Merry Christmas! And happy Pittsburgh snow.

Lake Geneva Switzerland panorama

View of Lake Geneva from Pully, Switzerland. Yes, I’m totally obsessed with the panoramic feature on my phone.

Hope you all are having a wonderful holiday season! While I’m currently in Switzerland visiting family, I hear Pittsburgh got a bit of snow the other day. I made this infographic on snowfall in the region and really liked how it turned out, so give it a look! (click to make bigger)

Pittsburgh snow infographic

It will probably be a few weeks before I post here again so I hope everyone has a happy New Year!


A perfect day in Pittsburgh: Pamela’s, History Center, PPG Plaza, Market Square, and Fat Head’s

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To get lots of details on what I did for my perfect day, plus see all the pictures I took throughout the day, check out this slideshow of almost 100 photos!

While dealing with the stress from impending finals (and having relinquished most of my social life this semester anyway), I decided to take a break by enjoying what I would consider to be my perfect day in Pittsburgh. It wasn’t hard to envision my perfect day (lots of eating and lots of exploring) but getting down to specifics, and factoring in a rainy day, was tricky. Here’s what I ultimately decided on, primarily influenced by an intense craving for strawberry hotcakes and some holiday cheer.



Even Obama loves Pamela's hotcakes!

Even Obama loves Pamela’s hotcakes!

So about those hotcakes. Pamela’s has been a Pittsburgh breakfast institution since 1980, featuring their famously delicious crepe-like hotcakes. Even with six locations throughout the city, Pamela’s always get packed with a line out the door on weekends and some weekdays– and for good reason. Thin, crispy, and delectably sweet and buttery, their hotcakes have attracted a cult-like following and, personally, I think I may be addicted to the crunchy edges.My favorites are the strawberry ones, which are rolled up with sliced strawberries, brown sugar, and sour cream (it works) in the middle. They also have blueberry, banana walnut, and chocolate chip banana speciality hotcakes, as well as plain short stacks.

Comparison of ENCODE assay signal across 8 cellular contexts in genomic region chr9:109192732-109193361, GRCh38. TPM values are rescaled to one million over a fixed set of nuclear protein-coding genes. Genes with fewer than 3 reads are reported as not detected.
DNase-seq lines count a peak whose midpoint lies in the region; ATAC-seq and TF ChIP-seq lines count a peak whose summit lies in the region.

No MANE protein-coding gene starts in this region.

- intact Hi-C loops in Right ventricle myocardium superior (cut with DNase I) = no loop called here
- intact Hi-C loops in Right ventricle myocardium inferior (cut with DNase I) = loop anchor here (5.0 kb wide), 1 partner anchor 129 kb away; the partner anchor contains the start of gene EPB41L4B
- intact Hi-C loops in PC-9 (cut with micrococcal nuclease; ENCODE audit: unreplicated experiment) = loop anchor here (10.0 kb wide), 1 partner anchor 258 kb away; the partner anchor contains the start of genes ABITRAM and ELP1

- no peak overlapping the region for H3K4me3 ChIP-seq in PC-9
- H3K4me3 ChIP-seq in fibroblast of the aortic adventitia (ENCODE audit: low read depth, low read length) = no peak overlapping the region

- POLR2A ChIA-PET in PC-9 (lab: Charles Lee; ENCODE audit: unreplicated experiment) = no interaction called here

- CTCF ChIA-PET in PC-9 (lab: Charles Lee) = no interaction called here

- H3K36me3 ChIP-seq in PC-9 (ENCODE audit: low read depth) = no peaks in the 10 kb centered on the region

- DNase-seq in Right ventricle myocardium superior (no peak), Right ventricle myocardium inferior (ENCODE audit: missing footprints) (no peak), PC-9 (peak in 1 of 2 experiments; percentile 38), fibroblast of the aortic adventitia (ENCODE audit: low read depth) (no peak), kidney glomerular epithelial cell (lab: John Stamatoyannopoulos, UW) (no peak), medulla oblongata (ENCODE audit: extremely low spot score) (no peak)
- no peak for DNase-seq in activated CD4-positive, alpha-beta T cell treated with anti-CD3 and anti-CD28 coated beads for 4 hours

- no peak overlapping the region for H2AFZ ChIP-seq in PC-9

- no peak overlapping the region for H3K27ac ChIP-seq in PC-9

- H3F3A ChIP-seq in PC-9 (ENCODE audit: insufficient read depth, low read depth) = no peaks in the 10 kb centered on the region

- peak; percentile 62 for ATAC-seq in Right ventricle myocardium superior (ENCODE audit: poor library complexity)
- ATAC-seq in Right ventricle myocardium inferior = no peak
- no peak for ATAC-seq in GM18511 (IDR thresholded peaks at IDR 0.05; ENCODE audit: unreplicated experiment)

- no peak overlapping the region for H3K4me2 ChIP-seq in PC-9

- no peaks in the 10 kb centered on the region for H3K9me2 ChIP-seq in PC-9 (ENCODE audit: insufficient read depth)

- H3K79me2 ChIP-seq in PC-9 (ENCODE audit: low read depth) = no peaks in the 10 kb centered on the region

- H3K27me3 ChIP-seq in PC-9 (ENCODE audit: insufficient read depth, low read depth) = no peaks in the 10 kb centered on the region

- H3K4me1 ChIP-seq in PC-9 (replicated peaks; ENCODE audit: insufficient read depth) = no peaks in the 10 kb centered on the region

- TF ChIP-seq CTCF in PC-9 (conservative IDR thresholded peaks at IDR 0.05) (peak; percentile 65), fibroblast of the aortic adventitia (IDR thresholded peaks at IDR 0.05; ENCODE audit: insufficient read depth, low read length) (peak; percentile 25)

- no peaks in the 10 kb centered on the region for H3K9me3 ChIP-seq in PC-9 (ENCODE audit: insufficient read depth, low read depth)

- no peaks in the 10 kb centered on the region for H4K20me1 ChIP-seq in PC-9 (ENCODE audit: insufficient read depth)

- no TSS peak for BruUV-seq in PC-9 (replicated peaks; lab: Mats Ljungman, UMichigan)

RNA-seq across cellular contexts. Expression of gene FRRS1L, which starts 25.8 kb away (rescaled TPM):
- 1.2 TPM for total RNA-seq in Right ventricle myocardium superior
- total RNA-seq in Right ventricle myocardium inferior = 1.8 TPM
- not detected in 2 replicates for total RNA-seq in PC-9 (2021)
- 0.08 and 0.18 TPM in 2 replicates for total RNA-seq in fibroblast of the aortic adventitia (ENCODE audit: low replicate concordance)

Hotcakes filled with strawberries, brown sugar, sour cream, and topped with whipped cream.

Hotcakes filled with strawberries, brown sugar, sour cream, and topped with whipped cream.

Their omelettes are also delicious, especially the accompanying lyonnaise potatoes which are their heavily caramelized, oniony version of home fries. Besides many other breakfast options, Pamela’s also has lunch options available, but my perfect day was definitely going to start with the strawberry hotcakes. The decor varies by location, with the Squirrel Hill location having checkerboard floors, light blue and metal accents, and vintage photos and rave reviews adorning the walls. They’re cash only at Pamela’s, so come prepared.

Senator John Heinz History Center

Reconstructed trolley on display in the History Center's lobby.

Reconstructed trolley on display in the History Center’s lobby.

After sufficiently stuffing my face, the next stop was the Heinz History Center, which I had been invited to check out after posting this blog post. The roots of the Center date back to 1879 (click here for a timeline on the history of the History Center), making it the oldest cultural institution in Western Pennslvania, but it has only been located at its current Strip District location since 1996. Today it is an affiliate of the Smithsonian Institute and is the largest history museum in Pennsylvania (take that, Philly!).

Elevator panel from Three Rivers Stadium. With only 22 seconds left in the divisional playoff game against Oakland in 1972 and the Steelers down 7-6, Art Rooney admitted defeat and entered the elevator to travel down to the Steelers locker room. When the doors opened, he was completely confused as to why the Steelers were celebrating-- Franco Harris had made one of the luckiest plays in all of sports, the Immaculate Reception, and the Steelers were advancing in the playoffs... and Art Rooney missed it.

Elevator panel from Three Rivers Stadium. With only 22 seconds left in the divisional playoff game against Oakland in 1972 and the Steelers down 7-6, Art Rooney admitted defeat and entered the elevator to travel down to the Steelers locker room. When the doors opened, he was completely confused as to why the Steelers were celebrating– Franco Harris had made one of the luckiest plays in all of sports, the Immaculate Reception, and the Steelers were advancing in the playoffs… and Art Rooney missed it.

There are six floors of permanent collections, such as the Western Pennsylvania Sports Museum, Clash of Empires: The British, French & Indian War, the new From Slavery to Freedom exhibit, and the Heinz 57 display, which is about the Heinz company and products (and sadly was closed when I visited). There are also several traveling exhibits, including the extensive and incredible Gridiron Glory: The Best of the Pro Football Hall of Fame.